At the top of the calendar find the “Categories” widget.
Click on the “V” on its right edge with the left mouse button – or mobile equivalent. You will see a drop down menu from which you can select categories.
(They are “sticky” — You can select/unselect at will, but if you choose to clear all, you need to click the “X” at the left of the “Categories” widget.)
Technical note: the string as noted above will append instructions for categories – e.g. &ai1ec_cat_ids=21,11 for Meetings and Blockwatch:http://www.fpcivic.org/?plugin=all-in-one-event-calendar&controller=ai1ec_exporter_controller&action=export_events&no_html=true&ai1ec_cat_ids=21,11
Debian Mozilla team
The Debian Mozilla team provides various versions of some Mozilla related packages for use on different Debian systems. The following wizard helps you to find the packages suitable for your system.
WARNING: Iceweasel is gone. Please update your apt sources.
Very recently the Debian Mozilla Team has made some changes concerning the latest release of Iceweasel and installing Firefox. Up until a few days ago you could add a line to your sources list (see below), download and install the keyring then install the version release of Iceweasel which tracked the Firefox release cycle.
deb http://mozilla.debian.net/ jessie-backports iceweasel-release
Now that’s all been changed. Depending on your preferences it could be for the worse or the better. Now you only have the option of getting the ESR version (38 ESR) of Iceweasel or the latest Firefox release. In order to stay with ESR add this line. You most likely already have that line and won’t need to do anything.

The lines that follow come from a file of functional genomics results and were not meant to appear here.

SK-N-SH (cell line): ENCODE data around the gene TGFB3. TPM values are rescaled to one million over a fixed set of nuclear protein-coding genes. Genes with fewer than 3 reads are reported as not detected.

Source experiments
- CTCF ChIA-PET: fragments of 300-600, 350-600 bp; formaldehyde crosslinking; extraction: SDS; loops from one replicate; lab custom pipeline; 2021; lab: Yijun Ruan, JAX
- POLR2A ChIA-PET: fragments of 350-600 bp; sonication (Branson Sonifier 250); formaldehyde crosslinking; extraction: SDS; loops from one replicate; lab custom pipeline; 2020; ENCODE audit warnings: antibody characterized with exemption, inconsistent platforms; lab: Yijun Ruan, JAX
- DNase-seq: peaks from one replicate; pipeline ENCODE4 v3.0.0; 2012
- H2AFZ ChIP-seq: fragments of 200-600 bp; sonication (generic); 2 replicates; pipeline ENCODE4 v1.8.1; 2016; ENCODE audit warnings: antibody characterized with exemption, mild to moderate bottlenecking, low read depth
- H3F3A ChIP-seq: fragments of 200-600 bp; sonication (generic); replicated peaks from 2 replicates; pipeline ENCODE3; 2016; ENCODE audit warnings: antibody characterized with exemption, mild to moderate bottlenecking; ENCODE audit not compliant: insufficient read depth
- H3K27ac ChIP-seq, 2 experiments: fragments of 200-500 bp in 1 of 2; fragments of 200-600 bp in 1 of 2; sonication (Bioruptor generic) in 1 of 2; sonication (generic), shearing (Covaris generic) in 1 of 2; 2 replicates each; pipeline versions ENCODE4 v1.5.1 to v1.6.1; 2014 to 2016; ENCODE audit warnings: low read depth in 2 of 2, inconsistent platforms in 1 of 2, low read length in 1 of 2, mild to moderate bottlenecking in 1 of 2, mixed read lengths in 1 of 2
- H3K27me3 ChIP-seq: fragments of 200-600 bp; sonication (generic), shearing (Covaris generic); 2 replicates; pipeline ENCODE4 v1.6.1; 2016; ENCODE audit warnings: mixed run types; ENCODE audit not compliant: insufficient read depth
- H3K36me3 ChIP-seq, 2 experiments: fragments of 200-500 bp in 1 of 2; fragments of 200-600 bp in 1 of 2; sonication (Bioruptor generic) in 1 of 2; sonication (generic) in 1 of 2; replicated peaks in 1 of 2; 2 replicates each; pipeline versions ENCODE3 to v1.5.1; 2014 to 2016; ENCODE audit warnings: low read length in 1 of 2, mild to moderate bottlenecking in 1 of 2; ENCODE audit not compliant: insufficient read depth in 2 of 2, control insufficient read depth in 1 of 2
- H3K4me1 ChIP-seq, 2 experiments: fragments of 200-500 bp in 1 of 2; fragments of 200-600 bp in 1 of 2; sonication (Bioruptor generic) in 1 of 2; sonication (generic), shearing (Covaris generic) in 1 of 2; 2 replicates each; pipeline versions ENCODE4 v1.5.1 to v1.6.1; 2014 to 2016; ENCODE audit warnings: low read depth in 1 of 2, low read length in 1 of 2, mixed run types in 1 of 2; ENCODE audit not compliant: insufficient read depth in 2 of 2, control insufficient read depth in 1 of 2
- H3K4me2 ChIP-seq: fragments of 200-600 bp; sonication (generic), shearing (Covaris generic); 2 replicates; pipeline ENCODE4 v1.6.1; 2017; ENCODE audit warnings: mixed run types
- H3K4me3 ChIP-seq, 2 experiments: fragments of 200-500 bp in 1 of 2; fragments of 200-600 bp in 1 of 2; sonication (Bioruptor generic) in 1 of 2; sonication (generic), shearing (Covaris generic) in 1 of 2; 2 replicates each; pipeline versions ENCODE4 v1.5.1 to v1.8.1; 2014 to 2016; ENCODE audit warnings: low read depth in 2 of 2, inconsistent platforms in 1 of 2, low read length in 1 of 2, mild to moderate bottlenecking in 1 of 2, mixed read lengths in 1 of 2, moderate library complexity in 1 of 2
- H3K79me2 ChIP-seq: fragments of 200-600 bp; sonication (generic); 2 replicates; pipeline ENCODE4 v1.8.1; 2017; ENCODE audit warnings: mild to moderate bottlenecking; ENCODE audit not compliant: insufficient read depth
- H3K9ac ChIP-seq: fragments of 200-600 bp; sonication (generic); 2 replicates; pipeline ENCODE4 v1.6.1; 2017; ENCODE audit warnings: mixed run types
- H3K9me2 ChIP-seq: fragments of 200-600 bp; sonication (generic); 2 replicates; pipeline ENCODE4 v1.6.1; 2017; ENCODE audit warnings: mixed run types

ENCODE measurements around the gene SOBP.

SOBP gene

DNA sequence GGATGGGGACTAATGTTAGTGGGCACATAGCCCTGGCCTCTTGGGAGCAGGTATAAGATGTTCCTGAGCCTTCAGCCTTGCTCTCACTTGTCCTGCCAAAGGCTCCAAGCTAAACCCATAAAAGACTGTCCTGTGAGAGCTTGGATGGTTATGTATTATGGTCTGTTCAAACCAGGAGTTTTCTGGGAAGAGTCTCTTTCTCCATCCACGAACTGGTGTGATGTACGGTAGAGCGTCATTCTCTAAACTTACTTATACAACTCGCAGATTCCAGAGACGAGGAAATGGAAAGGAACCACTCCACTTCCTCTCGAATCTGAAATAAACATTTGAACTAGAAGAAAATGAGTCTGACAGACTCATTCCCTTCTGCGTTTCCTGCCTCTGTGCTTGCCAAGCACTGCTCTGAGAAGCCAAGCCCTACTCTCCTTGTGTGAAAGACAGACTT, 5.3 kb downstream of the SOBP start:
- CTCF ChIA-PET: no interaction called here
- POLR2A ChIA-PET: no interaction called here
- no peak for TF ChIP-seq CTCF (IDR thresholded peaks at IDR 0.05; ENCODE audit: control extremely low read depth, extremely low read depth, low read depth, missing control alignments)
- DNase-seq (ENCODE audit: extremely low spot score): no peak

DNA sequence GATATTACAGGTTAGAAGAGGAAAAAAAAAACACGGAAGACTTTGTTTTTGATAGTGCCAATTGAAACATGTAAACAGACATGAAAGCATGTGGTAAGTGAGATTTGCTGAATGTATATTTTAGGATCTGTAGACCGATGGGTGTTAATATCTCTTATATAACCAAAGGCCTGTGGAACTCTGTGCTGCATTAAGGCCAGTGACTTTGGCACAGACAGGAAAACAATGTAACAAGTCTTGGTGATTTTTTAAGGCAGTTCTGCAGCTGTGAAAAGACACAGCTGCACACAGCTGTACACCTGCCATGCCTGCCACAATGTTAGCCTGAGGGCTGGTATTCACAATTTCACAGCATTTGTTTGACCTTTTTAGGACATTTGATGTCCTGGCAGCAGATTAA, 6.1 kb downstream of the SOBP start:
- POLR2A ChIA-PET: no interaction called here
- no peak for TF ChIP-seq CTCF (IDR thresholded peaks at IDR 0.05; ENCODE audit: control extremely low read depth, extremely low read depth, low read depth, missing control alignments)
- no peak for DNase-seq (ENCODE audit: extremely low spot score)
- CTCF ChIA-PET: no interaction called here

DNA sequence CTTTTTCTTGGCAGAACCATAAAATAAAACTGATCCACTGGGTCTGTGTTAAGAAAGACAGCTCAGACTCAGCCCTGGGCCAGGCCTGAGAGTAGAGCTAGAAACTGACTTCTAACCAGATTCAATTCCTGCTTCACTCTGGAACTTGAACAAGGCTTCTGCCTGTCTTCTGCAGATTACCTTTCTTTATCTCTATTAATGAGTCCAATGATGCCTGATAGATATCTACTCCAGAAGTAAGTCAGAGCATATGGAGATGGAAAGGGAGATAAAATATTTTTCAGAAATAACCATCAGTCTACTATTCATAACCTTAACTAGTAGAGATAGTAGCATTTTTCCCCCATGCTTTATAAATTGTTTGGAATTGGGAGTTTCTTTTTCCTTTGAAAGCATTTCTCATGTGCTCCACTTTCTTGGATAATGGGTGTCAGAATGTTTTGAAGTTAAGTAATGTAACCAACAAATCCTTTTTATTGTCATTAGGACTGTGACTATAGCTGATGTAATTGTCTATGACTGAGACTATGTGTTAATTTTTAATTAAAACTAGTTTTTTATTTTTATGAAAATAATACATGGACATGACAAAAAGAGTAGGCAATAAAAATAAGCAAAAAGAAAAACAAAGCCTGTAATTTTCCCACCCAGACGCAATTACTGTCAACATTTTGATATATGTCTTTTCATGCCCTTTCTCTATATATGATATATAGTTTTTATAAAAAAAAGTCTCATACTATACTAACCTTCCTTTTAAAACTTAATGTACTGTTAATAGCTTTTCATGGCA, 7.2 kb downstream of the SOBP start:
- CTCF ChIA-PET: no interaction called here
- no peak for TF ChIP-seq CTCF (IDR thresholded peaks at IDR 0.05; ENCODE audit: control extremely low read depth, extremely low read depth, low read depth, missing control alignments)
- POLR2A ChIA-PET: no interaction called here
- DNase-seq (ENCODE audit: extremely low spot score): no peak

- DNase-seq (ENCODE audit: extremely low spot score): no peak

deb http://security.debian.org/ jessie/updates main
If you want the latest Firefox add the following line and then run the following command. Make sure you’ve added the key ring to authenticate the packages.
deb http://mozilla.debian.net/ jessie-backports firefox-release
The only tricky thing is that this will remove the icon/link for Iceweasel in your Activities Bar.
In GNOME 3, to add the new icon/link (for Firefox) you will need to
- Left click on Activities
- Start typing F i r e f o x …
- Left-click and hold on the Firefox icon when it appears
- Drag it to the left and stick it where you want it on the Activities Bar.
It seems that Google has seen fit to drop production of the 32-bit version of their Google Chrome Browser.
I first noticed this with Debian systems giving a warning on apt-get update. You can “fix” this for your 64-bit system
deb [arch=amd64] http://dl.google.com/linux/chrome/deb/ stable main
openSUSE and Fedora likewise no longer seem to have a 32-bit versions available.
Windows looks like it might still have a 32-bit version … for a while
For Windows 10/8.1/8/7/Vista/XP 32-bit
Options to Shutdown, Logout, and configure Debian 7 GNOME 3 (and “Classic”) are normally found by clicking on your name at the top right. The image below is GNOME 3: “Classic” mode is quite similar. Suspend options may also appear, depending upon hardware and configuration. Social media and Notifications also appear in the dropdown in GNOME 3.
Other functions on the top task bar include accessibility, sound control, networking.
Did you know that you have a choice of Desktops in Debian 7 Linux (“Wheezy”)?
You can choose “GNOME, “and get the latest and greatest GNOME 3, with the heads up display and all the goodies.